Frequently Asked Questions
Q: What is so wrong with shoes?
A: Shoes raise the sole off the ground forcing the laminae to support the entire weiight of the horse. Shoes
when struck create a vibration frequency that has been proven to be detrimental to soft tissue. In humans
an example of the damage is Raynaud's syndrome. Additionally shoes do not allow the hoof to expand
properly and causes reduction of circulation of the hoof.

Q: My horse has been shod for years and doesn’t have problems.
A: Depending on conditions of properness of trimming and shoeing, age of horse when first shod, how long
out of the year shod, frequency of resets, and the horses genetics many horses are able to be reasonably
healthy while shod. But they are not optimally healthy!

Q: But I need traction from shoes for my riding.
A: Barefoot horses have just as much if not better traction in the same conditions. Barefoot horses have
considerably better traction on pavement and ice than a shod horse. There are also ways to trim the hoof to
create additional traction when needed for mud or wet grass. For other places there are temporary boots
that can be put on the horse for short amounts of time.

Q: Is there a difference between a natural barefoot trim and the barefoot trim a regular farrier does?
A: Yes, there are many aspects that differ, primarily regular farriers were trained to trim the hoof to prepare
it for a shoe. Trends in how hooves are shod and thus trimmed do not take proper physiology into account.
Natural trimming optimizes the hoofs’ functioning.

Q: Why does my horses hooves chip badly?
A: Poor hoof quality can be a major factor. Chipping is also the way a horse naturally wear their feet and
should not be of serious concern in most cases. Proper frequent trimming can relieve the pressure on the
walls and prevent chipping.

Q: Is black hoof harder than white hoof?
A: The difference in color is just pigment and pigment does not affect hardness.

Q: My horse is lame as soon as the shoes are pulled.
A: Horses have a digital cushion below the coffin bone that absorbs concussion. Horses that have not had
proper hoof care during their lives have not developed the digital cushion which makes them sore. The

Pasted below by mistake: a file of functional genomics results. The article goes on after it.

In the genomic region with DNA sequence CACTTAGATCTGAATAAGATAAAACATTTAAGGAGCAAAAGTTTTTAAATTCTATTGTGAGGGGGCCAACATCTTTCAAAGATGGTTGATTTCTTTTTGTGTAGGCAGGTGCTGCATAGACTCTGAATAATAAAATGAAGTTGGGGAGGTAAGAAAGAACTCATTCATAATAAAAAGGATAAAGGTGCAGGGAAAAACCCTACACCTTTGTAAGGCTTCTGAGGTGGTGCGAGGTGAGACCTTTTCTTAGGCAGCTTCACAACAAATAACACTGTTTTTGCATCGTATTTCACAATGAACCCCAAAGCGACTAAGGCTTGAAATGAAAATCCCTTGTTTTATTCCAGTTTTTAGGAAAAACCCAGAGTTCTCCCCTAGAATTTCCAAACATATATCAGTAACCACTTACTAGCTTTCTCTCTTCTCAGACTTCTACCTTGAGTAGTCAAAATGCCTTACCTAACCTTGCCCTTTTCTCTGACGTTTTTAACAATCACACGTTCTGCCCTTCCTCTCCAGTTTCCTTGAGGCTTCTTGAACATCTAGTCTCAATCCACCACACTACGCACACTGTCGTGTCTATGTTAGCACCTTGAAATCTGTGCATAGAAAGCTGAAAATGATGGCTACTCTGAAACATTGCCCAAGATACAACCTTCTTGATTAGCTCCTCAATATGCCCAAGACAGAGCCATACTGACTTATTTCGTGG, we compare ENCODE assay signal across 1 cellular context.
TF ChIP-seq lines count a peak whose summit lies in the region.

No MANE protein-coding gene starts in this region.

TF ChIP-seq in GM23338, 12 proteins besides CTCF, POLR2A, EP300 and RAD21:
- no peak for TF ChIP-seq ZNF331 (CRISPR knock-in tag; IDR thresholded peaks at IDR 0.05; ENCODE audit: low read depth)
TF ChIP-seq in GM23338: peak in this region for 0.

digital cushion can develope at any age. However, keeping foals trimmed properly and on varied terrain will
dievelop the digital cushion properly, basically eliminating the posibility of future problems.

Q: My horse is lame on rock.
A: Take off your boots after winter and try to run across rock, can you do it?  Horses like us can condition
their hooves to be able to work over gravel, it only takes exposure and time.

Q: How long can it take to get a horses’ feet conditioned to rock?
A: It depends on the horses health in the foot, their natural sensitivity and their mental idea that it will hurt,
and yours. Generally within 3-6 months a horse should be able to adapt. The more exposure the sooner the
callous will develope.

Q: What about using boots?
A: Using hoof boots during rehabilitation allows the horse to move properly and comfortably which
effectively facilitates healing. Also by allowing the horse to be comfortable they are returned to usability
much more quickly.

Using boots after reahabiliation allows horses to be comfortable in terrain they have not become conditioned
to handle. Temporary hoof boots give us the best of both worlds, hooves that are barefoot and healthy and
protection and traction on any terrain.

Q: My horse has serious lameness issues?
A: Horses have a tremendous ability to heal themselves when given proper conditions. Even the most
severe lameness can be helped by creating a healthy environment and properly functioning hoof. Check my
case studies for horses recovering from dropped coffin bones, protrusion founder, lost hoof capsule etc. that
are now completely healthy, sound and RIDABLE!

Q: How long can rehabilitation take?
A: There are so many factors that contribute to rehabilitation times, the amount of damage in the hoof, the
length of time the damage has been building, past shoeing and trimming, the frequency of rehabilitative
trimming, etc. Complete soundness should be able to be reached less than a year with minor problems.
Major lameness issues may take two years or more to restore completely healthy hooves. Using hoof boots
and many actions by the owner can speed healing as well.

Q: Can I give my horse pain killers during rehabilitation?
A: Generally the use of hoof boots and pads will allow the horse to be much more comfortable. There are
herbal analgesics that are very helpful for horses during rehabilitation. Chemical pain killers are not
recommended for long term use due to damage they can cause to organs. Herbs such as Devil's Claw and
Yucca are very effective. Many companies now make pellets that horses readily eat.

Q: Why is natural environment so important?
A: Horses didn’t evolve to live in caves like we did. They evolved to be in large areas, moving constantly to
find food and water, having an escape from predators. They have become dependent on these conditions to
stay healthy. Additionally horses in an environment with ample varieties of grass and weeds have all the
nutrients they require to stay healthy.

Jamie Jackson has come up with "Paddock Paradise" that encourages horses to move around an enclosed
track. This is great for small acerages.
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